He said: ‘I hope they feel guilt for what they have done. But I fear they don’t. The Maulvis (clerics) want her dead. They have announced a prize of Rs 10,000 to Rs 500,000 (£60 to £3,200) for anyone who kills Asia. They have even declared that if the court acquits her they will ensure the death sentence stands.
‘I am planning our protection. If she is set free I hope we’re moved to a safer country as Pakistan cannot protect her.
‘She’s not made any mistake. We all know she’s not committed any crime. We all know how Pakistan treats Christians. She was framed, she never committed any crime.
‘I’m allowed to see her every Friday but the expense and danger makes it hard.
‘I try to go as often as I can and I saw her 15 days ago. My children see her about three times a year because it’s such a risk.’
Recent reports of Asia being ill and on her death bed have been exaggerated and Ashiq confirmed that she was unwell with an upset stomach but that doctors treated her.
Under Pakistan's penal code anyone who ‘defiles the sacred name of the Holy Prophet’ can be punished by death or life imprisonment.
Convictions are common but the death sentence has never been carried out. Most convictions are thrown out on appeal, but angry mobs have killed many people accused of blasphemy.
Ashiq says his wife 'smiles every time I visit her, she’s so strong. Whenever we meet she asks for updates in the case. She asks me about the lawyer. She is so frustrated. But she has strong belief that she will be released.
‘She is a very strong woman. She’s not cried in front of me once, just keeps smiling and tells me not to worry.
‘She says she even argues with the other inmates or guards if they say anything to her. She is not the coy type, she’s very bold. She counts the days that pass. Whenever I see her I take her dry fruits, especially almonds as she really likes them and new clothes.’
Ashiq has hired a lawyer but he’s struggling to pay the expenses. He had to give up his job when he went into hiding and now struggles on day to day work earning as little as 400 Pakistan Rupees a day (£2.50), so he’s borrowed money from family where possible.
‘We live in constant fear that people will recognise us and attack us in anger. My daughters cover their faces and only ever use their first names and do not have friends. My son works as a daily wage labourer but he too covers his face,’ he added.
Asia’s defence lawyer, Saiful Malook, 59, took up the case eight months ago and is positive Asia will be acquitted in the Supreme Court later this month.
He said: ‘I have hopes for this case. I absolutely believe that Asia will be acquitted. The chances are high because we have enough evidence that can prove she is innocent. The incident happened on June 14, 2009 but the FIR was registered on June 19. A delay of one hour in reporting any case can affect a successful prosecution. Why was the case reported after five days?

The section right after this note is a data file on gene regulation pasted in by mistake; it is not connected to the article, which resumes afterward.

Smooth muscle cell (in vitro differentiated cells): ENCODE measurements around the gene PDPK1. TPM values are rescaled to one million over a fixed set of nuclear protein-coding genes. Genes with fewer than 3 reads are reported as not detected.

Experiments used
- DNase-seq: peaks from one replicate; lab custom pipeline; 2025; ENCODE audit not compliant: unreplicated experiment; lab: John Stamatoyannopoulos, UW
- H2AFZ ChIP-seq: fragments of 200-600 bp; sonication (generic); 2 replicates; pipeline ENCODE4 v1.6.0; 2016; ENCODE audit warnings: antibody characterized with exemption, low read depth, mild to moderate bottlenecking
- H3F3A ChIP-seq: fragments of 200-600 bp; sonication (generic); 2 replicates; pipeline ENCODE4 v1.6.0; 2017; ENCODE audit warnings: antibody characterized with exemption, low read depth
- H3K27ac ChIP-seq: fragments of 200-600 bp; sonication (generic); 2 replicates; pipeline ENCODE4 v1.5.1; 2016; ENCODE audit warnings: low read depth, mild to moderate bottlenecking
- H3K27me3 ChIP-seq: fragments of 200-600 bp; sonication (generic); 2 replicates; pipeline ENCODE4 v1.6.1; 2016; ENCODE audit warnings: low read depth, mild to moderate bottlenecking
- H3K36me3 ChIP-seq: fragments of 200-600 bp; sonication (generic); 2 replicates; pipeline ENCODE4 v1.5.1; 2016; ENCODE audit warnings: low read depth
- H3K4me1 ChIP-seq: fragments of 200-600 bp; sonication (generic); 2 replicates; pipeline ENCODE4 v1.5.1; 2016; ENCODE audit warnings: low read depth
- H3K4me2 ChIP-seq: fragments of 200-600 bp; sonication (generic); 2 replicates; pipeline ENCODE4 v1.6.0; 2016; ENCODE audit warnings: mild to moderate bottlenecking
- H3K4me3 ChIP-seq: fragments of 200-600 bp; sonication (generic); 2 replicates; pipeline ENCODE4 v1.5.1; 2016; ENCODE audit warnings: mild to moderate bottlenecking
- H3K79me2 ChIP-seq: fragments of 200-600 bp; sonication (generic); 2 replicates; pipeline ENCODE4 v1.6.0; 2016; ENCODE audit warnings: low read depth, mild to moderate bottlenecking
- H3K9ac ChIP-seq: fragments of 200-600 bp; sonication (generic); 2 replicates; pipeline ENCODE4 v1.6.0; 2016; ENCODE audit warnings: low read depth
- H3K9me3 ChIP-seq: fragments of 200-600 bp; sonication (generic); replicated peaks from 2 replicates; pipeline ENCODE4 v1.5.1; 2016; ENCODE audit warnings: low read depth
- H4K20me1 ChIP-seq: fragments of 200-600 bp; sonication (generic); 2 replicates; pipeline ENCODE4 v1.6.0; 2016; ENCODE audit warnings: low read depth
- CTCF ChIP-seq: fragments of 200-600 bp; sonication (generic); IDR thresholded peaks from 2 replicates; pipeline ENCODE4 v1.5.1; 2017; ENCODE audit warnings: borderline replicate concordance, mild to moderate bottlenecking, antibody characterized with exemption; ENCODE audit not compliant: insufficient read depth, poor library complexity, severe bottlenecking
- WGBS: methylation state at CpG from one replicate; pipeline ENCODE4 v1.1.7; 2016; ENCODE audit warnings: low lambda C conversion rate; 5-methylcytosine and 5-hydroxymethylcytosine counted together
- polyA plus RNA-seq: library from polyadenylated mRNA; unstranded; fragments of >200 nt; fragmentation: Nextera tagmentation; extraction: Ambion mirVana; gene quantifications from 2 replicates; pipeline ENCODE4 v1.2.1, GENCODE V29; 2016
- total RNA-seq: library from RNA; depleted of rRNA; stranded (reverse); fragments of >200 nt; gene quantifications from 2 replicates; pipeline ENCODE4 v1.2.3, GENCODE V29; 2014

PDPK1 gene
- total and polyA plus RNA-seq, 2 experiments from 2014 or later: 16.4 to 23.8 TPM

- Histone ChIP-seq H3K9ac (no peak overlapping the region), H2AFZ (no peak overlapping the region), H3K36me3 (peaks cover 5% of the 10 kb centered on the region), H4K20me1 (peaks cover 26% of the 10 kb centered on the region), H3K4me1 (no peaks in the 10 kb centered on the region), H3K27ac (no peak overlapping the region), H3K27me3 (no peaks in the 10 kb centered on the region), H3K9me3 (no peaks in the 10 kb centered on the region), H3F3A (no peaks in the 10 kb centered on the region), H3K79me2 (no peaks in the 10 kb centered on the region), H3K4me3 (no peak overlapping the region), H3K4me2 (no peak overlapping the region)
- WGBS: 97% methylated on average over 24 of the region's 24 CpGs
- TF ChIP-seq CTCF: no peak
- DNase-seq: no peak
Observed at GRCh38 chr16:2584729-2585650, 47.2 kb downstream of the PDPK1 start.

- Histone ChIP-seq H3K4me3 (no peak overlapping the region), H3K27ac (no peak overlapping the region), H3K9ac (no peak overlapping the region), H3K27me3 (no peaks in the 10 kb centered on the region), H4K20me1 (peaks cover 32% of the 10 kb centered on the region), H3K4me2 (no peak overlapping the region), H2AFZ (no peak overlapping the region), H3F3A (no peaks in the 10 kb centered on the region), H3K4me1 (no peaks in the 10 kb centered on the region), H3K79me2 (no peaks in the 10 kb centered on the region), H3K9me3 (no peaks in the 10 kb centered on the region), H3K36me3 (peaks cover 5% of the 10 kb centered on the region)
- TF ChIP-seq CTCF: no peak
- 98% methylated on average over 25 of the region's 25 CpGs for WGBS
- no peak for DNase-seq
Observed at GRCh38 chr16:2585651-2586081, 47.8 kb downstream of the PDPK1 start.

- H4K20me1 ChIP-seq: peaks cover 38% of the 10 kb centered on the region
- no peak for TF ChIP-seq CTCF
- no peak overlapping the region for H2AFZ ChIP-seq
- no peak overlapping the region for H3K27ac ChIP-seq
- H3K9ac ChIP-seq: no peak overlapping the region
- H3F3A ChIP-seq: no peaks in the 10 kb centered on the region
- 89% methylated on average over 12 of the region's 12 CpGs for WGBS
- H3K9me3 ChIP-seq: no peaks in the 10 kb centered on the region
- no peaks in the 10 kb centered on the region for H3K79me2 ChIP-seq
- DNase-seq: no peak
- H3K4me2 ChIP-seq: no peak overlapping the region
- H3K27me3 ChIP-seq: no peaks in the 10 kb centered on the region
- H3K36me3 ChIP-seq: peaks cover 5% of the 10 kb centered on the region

‘Along with Section 295 (c) of the Pakistan Penal code she is also charged with a Hadd punishment - that is a punishment fixed in the Quran - but it says if somebody is charged with Hadd their character should first be tested, and her character has not been tested.
‘The case is now with the Supreme Court and so far there has been no hearing but we’re expecting it later this month.’
Human right groups and Christian organisations continually protest to get Pakistan's blasphemy law abolished. Ashiq hopes the support from other countries will help his wife’s case but he is not convinced.
He said: ‘I understand the pressure from other countries for Asia’s release could help but I have no idea what the government thinks about the pressure and whether it will make any difference.’
Those who have spoken up for Asia within Pakistan have faced death. The Governor of Punjab Salmaan Taseer and Shahbaz Bhatti, the minister of minority affairs, were assassinated after defending her and speaking out against the blasphemy laws.
Meanwhile, the British Pakistani Christian Association has been supporting Ashiq as much as they can.
The group's chairman, Wilson Chowdhry, has urged nations with close ties to Pakistan, such as the UK and the US, to speak up.
He said: ‘Asia Bibi is by no means the only Christian on death row for blasphemy in Pakistan. There are a number of others, and there are also other Christians who are in there for crimes they did not commit, and are in effect in there because they are Christians.
‘People have to contact leaders of their nations asking them to engage in dialogue with Pakistani government for humanitarian rights alone. We see what happens when someone tries to challenge the blasphemy laws in Pakistan, it got two key politicians killed.
'In a country with such animosity against Christians, I don’t believe a Supreme Court judge will be brave enough to exonerate her.’
The British Pakistani Christian Association has started a petition calling for Bibi’s release. Visit: petitionbuzz.com/petitions/justice4asia
For more ways to help Asia’s case and help Ashiq with the legal fees, visit: britishpakistanichristians.org/asia-bibi